Drug Policies And Current Trends
February 2nd, 2012 - D. Stone
Just as the Harper government has tightened Canada's drug laws under its new omnibus crime legislation, the Liberal Party has agreed to include the decriminalization of marijuana into its policy platform following its 2012 national convention. Questions now come to mind regarding Canada's statistics on drug abuse and alcohol consumption. Since 2009, according to Health Canada, drug abuse has been on a steady decline, particularly amongst Canada's youth.
To many young Liberals, the Conservative government's stance on drug criminalization seems redundant and backwards at a time when drug abuse, and crime in general, has been steadily declining. To steadfast Tories, current statistics show a need to keep the trend low and to keep the decline steady by strengthening laws and punishments for drug offenders.
Between 2004 and 2010, use of cannabis fell by more than 3% amongst Canadians 15 years and older. On the other hand, for Canadians between 15 and 24, cannabis use is three times higher than for Canadians 25 and over and almost nine times higher for drugs other than cannabis. Reports of heavy drinking amongst Canadians between 15 and 24 is also three times higher than amongst Canadians 25 and over. These statistics come from Health Canada's Alcohol and Drug Use Monitoring Survey for 2010. Statistics for 2011 are not yet available.
It is unlikely that 2011 statistics will show an increase in drug and cannabis use amongst Canadians as trends since 2004 have shown steady declines. In 2010, one out of every ten Canadians over 15 had reported trying or regularly using cannabis within a year.
According to a 2007 report by the United Nations, Canada's cannabis use is four times higher than the global rate of cannabis use. In the Netherlands, where cannabis use is legal, only half the amount of cannabis is consumed when compared to Canadian usage.
Although cannabis use has been declining, global trends show that marijuana usage is highest in Canada when compared to other countries, including the United States. To the more socially conservative voter, these statistics are troubling. To the more liberal voter, these statistics prove that current drug laws are ineffective and that further prosecution of drug users is destructive, considering the harmless nature of cannabis in particular.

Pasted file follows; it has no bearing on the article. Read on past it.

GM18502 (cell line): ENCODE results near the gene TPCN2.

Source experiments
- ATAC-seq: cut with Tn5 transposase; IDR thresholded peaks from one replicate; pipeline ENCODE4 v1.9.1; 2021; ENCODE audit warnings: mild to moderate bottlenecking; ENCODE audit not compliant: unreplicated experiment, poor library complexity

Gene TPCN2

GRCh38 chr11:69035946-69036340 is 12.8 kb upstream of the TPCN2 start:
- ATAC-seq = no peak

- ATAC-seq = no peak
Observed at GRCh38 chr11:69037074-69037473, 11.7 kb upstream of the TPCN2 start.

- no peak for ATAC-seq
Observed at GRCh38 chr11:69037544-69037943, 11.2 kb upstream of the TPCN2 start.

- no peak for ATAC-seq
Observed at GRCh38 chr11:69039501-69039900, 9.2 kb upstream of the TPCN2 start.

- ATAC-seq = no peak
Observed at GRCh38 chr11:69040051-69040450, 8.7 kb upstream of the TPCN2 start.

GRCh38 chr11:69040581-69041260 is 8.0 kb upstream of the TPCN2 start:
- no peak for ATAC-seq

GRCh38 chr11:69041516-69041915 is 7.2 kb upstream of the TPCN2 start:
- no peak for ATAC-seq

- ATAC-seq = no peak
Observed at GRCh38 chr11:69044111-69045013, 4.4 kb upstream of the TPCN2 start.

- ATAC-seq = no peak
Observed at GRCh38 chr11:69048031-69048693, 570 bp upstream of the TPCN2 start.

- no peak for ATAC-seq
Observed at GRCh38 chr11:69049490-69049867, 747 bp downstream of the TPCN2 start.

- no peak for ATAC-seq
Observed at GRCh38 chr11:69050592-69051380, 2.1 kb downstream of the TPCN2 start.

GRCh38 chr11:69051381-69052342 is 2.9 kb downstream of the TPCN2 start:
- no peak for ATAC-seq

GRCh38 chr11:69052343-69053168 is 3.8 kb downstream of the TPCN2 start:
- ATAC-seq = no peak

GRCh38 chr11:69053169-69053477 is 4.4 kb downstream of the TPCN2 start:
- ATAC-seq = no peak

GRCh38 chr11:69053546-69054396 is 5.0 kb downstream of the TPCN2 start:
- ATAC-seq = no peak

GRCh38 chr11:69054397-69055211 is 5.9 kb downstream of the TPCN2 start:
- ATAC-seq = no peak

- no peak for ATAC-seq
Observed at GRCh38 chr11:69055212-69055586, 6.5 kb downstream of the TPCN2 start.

For stiffer drugs, like cocaine and heroin, Liberals have had a tradition of prefering rehabilitation over punishment. This policy does fall in line with the opinions of doctors and current U.S. statistics that have shown high levels of recidivism amongst those imprisoned for drug abuse. In Canada's current system, criminal records have proven destructive in the hunt for successful careers amongst drug offenders, given that more employers today are requesting background checks when considering new employees. This may play a significant role in trends of recividism amongst drug users and sellers that have been reported in Canada.
Tories have traditionally gone down the route of punishment over rehabilitation. This policy has several benefits, including deterence and disruption of distribution. However, statistics involving deterence are difficult to acquire due to the nature of the questions that would need to be asked in such surveys. Statistically, the effectiveness of deterence has been difficult to measure. Crime legislation has been inconsistent in the past when attempting to measure levels of successful deterence. At times crime has increased following stiffer legislation, while at other times the opposite has occurred.
The effects of the new omnibus crime bill may or may not be difficult to measure. Only upon the release of statistics from 2012 will we be able to successfully guage its effectiveness. If the statistical trends of decline continue amongst drug users into 2012, without a significant increase in downward momentum, it would be very difficult to praise the omnibus crime bill. If we see a sharp increase in downward momentum in an already steady decline, only then could the Tories claim success with their legislation. A stop in the trending decline would only prove the bill's failure. Worse yet, an increase in drug abuse amongst Canadians 15 and over in 2012 could render the bill a complete disaster.